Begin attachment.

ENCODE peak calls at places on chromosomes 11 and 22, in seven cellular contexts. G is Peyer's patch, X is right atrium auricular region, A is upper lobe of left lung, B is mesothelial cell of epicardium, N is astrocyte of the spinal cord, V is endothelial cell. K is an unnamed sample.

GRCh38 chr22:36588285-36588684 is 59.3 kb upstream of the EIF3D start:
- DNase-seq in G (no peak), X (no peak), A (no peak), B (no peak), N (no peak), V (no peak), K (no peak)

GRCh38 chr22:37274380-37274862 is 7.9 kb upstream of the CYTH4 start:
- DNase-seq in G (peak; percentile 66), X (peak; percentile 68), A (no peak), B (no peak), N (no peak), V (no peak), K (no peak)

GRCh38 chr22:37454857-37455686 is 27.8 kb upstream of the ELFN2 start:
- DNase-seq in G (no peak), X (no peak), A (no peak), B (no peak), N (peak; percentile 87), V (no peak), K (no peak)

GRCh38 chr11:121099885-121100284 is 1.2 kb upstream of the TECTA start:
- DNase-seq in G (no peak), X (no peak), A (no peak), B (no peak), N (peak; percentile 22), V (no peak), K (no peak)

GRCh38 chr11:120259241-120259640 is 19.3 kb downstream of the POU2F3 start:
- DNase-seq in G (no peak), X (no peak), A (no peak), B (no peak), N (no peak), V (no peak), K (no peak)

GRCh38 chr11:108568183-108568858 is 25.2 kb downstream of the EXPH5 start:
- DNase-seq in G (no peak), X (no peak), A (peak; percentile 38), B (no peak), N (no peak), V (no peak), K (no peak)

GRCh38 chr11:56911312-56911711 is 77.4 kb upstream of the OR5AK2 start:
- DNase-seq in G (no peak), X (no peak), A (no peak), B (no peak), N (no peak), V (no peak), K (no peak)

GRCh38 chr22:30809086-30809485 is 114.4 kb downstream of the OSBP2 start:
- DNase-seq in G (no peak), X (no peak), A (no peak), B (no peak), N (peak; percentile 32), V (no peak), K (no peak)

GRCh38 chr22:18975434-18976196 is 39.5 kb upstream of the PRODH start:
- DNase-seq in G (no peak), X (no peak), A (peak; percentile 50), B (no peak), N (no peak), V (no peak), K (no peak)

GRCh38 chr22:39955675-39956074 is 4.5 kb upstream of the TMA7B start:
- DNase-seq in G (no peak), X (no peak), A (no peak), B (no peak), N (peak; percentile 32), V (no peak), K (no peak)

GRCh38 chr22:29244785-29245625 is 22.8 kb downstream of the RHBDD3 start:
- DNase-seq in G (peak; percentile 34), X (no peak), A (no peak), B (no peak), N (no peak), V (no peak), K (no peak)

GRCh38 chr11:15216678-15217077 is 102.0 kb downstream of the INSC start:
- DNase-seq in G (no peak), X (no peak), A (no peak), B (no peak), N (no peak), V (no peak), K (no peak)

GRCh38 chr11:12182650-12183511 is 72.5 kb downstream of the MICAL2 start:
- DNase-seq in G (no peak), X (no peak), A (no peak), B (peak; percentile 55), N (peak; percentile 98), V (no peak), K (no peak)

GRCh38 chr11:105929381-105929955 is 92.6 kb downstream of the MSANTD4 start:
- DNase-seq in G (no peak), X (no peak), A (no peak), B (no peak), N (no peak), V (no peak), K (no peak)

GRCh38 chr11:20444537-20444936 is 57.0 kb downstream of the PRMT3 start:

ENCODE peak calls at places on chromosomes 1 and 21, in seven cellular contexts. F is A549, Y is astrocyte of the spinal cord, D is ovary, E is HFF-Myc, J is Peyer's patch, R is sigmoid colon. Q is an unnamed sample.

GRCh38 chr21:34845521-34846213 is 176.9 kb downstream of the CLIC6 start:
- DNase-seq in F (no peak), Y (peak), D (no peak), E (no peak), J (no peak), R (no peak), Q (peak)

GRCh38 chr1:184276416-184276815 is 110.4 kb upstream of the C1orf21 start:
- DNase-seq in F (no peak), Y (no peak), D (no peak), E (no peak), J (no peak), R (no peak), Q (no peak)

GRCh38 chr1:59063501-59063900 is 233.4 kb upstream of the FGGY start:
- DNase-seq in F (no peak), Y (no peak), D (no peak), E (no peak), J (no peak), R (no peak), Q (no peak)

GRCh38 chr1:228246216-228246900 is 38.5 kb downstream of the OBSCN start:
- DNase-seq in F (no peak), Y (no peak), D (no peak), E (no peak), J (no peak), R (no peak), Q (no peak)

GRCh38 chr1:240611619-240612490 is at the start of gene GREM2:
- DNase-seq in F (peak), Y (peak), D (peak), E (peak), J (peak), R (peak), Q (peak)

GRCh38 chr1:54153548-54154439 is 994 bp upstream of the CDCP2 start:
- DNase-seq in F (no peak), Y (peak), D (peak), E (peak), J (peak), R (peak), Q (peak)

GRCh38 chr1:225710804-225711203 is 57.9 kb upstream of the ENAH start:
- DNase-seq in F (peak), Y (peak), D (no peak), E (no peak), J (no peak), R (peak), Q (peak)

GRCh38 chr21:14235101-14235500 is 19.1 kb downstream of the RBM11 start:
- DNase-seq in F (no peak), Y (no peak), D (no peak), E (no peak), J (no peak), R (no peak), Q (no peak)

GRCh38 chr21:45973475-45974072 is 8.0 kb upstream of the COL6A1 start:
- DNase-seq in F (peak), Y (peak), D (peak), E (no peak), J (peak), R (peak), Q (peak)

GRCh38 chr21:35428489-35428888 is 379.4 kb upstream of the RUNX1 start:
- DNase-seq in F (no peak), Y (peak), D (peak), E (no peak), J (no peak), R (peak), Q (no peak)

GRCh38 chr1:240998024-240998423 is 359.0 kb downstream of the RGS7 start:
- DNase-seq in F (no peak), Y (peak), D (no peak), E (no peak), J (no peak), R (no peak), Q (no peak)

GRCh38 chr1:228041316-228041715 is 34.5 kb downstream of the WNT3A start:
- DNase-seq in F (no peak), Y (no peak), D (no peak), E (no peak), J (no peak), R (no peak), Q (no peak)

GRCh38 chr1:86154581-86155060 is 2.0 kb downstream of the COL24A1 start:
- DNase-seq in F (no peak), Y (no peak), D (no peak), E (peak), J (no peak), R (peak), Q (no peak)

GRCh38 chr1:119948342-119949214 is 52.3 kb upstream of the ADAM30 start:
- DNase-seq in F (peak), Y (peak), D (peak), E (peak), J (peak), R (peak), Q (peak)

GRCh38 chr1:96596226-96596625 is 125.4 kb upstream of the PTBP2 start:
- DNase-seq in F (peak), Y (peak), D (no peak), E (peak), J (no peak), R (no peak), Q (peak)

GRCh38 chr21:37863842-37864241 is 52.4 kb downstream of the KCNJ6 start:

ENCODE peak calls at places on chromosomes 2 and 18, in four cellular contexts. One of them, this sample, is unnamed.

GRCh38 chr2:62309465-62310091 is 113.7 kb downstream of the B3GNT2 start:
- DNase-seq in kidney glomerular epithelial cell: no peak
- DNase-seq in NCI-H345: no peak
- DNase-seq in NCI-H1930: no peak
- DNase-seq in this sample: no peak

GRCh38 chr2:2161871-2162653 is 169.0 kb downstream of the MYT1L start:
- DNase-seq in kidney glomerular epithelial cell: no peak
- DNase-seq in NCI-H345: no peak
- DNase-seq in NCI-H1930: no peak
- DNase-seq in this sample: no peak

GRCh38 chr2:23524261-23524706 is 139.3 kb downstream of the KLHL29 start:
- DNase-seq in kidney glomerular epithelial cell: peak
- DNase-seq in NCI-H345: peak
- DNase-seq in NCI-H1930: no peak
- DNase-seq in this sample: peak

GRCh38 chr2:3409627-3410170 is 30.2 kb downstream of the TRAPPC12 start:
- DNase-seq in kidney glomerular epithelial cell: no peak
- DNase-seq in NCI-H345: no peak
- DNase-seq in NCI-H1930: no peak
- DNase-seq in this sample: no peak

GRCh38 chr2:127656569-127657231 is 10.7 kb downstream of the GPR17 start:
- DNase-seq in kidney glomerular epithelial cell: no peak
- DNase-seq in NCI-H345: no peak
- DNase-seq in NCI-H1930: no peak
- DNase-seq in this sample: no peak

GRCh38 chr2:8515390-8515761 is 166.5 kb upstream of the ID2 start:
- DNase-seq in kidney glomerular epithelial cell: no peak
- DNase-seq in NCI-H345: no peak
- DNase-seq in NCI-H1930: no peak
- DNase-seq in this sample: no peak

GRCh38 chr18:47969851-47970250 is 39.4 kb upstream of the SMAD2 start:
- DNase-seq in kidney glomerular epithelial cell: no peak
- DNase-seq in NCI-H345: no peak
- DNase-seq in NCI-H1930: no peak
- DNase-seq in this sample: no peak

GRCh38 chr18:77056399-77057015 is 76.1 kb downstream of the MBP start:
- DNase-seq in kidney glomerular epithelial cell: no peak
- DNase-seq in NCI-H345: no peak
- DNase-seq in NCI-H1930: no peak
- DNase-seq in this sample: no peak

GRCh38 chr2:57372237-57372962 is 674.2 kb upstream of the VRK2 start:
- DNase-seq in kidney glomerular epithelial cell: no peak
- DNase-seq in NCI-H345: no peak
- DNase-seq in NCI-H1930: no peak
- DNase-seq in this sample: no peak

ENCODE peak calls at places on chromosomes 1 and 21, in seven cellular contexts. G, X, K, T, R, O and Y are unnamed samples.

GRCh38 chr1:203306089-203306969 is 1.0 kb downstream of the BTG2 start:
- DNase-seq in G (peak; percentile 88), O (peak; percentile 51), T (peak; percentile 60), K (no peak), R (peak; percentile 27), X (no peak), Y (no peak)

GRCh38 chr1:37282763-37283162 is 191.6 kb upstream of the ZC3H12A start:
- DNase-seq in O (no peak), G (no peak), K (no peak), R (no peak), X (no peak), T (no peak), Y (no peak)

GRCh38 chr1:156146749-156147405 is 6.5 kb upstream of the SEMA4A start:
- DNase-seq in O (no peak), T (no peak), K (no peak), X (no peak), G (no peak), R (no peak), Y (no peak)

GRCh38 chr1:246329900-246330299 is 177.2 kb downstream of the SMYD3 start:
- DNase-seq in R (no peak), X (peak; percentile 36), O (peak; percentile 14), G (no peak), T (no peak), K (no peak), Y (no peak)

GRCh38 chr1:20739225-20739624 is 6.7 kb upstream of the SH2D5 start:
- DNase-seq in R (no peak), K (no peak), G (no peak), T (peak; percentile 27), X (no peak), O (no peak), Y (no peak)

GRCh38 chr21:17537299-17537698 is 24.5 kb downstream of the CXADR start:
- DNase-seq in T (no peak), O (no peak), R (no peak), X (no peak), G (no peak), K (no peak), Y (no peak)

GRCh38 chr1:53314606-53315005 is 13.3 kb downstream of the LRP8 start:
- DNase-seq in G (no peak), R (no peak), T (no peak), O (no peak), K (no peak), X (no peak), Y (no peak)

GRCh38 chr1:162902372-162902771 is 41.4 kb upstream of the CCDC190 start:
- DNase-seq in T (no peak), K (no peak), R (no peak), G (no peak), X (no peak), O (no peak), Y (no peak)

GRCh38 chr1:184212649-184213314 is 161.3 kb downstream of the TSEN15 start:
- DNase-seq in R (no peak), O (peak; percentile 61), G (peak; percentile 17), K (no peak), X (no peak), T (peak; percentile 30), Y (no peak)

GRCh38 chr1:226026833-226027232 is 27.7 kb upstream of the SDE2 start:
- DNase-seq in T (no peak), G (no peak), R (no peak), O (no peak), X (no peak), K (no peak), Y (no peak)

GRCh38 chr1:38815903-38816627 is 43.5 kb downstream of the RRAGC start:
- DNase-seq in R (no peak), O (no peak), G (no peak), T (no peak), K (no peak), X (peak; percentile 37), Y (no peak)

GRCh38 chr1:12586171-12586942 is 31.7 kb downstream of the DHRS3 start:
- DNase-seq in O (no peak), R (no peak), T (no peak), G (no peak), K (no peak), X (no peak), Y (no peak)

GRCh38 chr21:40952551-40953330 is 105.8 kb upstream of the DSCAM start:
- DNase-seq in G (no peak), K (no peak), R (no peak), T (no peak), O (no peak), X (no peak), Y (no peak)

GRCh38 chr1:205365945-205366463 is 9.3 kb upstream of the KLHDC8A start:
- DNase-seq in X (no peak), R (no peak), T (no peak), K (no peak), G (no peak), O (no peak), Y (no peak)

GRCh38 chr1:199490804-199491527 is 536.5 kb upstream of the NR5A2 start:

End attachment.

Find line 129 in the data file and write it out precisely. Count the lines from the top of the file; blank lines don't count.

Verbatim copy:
- DNase-seq in T (no peak), G (no peak), R (no peak), O (no peak), X (no peak), K (no peak), Y (no peak)